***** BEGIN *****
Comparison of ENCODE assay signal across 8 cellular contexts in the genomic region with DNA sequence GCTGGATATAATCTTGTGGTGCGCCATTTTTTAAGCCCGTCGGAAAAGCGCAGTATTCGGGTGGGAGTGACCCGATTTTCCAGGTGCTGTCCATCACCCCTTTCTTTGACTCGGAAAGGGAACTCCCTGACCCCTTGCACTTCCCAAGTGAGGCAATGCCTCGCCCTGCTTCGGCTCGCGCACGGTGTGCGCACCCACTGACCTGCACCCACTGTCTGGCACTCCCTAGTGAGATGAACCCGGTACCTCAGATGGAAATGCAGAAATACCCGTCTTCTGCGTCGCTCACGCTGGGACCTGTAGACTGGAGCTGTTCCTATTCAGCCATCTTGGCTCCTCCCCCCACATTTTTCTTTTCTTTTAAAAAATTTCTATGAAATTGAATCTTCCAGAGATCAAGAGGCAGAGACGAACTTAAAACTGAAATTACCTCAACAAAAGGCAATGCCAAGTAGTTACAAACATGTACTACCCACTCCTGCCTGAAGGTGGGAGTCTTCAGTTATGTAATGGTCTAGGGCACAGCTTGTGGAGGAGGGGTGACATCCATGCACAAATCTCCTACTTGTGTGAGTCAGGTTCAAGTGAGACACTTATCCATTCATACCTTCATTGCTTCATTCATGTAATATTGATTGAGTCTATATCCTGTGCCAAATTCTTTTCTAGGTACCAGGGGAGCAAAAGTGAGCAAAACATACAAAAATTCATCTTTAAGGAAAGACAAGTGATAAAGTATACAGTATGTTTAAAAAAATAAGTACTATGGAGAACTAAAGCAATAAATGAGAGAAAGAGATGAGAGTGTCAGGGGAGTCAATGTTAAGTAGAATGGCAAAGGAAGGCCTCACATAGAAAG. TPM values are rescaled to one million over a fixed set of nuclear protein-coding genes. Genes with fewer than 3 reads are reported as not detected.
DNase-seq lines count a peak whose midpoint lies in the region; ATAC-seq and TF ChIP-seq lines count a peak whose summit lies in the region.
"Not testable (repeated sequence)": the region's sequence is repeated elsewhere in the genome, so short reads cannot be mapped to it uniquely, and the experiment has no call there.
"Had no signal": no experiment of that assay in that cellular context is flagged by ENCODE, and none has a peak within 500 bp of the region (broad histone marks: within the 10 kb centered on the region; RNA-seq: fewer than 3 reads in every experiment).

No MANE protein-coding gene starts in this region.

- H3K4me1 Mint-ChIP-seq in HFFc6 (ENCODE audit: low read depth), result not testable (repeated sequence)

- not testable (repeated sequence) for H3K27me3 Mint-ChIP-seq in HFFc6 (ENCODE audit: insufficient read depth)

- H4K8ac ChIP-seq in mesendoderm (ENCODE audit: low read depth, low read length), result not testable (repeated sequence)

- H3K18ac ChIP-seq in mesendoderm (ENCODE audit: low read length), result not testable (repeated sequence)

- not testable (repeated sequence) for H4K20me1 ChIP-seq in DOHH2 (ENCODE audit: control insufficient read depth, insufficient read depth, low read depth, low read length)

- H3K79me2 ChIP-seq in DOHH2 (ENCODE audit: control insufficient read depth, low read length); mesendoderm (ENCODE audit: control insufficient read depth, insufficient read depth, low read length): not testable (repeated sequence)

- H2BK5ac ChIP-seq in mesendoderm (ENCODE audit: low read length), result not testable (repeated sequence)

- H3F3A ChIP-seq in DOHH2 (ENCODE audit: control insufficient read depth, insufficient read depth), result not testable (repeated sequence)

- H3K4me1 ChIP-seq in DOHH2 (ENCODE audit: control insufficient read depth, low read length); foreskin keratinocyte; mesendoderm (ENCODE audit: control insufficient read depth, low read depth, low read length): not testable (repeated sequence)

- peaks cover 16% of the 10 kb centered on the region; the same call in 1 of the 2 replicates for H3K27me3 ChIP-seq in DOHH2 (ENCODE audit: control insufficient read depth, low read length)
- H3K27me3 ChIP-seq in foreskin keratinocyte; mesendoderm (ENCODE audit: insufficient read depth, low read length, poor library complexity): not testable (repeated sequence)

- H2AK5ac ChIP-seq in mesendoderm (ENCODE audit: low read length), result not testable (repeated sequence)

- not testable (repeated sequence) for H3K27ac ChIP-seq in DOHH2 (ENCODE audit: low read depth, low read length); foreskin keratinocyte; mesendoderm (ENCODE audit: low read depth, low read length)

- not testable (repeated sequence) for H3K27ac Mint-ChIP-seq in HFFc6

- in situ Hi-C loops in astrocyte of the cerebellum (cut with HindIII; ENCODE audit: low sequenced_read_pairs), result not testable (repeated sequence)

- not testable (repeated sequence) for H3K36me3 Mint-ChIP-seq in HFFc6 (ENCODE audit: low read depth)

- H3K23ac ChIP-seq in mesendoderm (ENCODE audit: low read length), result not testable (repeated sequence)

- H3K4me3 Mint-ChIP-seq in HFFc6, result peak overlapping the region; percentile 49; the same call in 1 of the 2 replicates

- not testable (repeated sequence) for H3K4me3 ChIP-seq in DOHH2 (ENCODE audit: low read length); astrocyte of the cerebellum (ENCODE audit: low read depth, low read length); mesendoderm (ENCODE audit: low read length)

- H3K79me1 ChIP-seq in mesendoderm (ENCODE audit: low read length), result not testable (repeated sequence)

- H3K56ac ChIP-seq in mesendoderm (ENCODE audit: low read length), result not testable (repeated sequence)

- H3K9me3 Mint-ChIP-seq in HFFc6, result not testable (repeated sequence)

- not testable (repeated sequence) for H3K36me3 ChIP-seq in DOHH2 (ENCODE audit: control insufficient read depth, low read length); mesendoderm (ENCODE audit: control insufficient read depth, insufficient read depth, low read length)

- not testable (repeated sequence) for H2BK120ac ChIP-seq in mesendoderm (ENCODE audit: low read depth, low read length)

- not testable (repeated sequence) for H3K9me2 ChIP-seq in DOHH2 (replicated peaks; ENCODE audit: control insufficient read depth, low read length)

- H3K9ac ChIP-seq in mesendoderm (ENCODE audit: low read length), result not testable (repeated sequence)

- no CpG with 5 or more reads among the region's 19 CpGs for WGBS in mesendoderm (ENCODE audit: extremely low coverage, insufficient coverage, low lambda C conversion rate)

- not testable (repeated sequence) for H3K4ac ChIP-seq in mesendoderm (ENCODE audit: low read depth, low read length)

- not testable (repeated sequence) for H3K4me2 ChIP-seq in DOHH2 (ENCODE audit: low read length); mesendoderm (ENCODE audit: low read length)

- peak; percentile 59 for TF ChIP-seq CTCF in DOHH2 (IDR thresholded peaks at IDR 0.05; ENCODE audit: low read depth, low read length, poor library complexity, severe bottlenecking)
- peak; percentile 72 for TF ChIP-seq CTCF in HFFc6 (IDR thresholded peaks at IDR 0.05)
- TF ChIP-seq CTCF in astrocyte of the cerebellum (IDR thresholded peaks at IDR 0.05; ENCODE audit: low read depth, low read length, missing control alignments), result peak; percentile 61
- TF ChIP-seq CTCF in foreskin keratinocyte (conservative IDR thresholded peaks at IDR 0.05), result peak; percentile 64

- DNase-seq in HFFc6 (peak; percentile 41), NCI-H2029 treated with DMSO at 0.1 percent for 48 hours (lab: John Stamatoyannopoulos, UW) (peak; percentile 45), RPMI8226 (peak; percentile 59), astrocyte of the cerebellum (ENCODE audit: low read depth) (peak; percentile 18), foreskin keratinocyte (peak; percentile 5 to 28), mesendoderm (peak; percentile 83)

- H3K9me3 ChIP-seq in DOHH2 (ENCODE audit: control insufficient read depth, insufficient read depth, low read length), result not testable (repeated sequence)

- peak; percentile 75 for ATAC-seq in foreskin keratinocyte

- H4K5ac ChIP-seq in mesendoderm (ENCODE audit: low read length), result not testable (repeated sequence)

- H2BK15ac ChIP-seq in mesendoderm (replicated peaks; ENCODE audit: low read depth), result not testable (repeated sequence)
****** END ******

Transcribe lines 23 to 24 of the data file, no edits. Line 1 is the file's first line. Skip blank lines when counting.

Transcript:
- H3K4me3 Mint-ChIP-seq in HFFc6, result peak overlapping the region; percentile 49; the same call in 1 of the 2 replicates

- not testable (repeated sequence) for H3K4me3 ChIP-seq in DOHH2 (ENCODE audit: low read length); astrocyte of the cerebellum (ENCODE audit: low read depth, low read length); mesendoderm (ENCODE audit: low read length)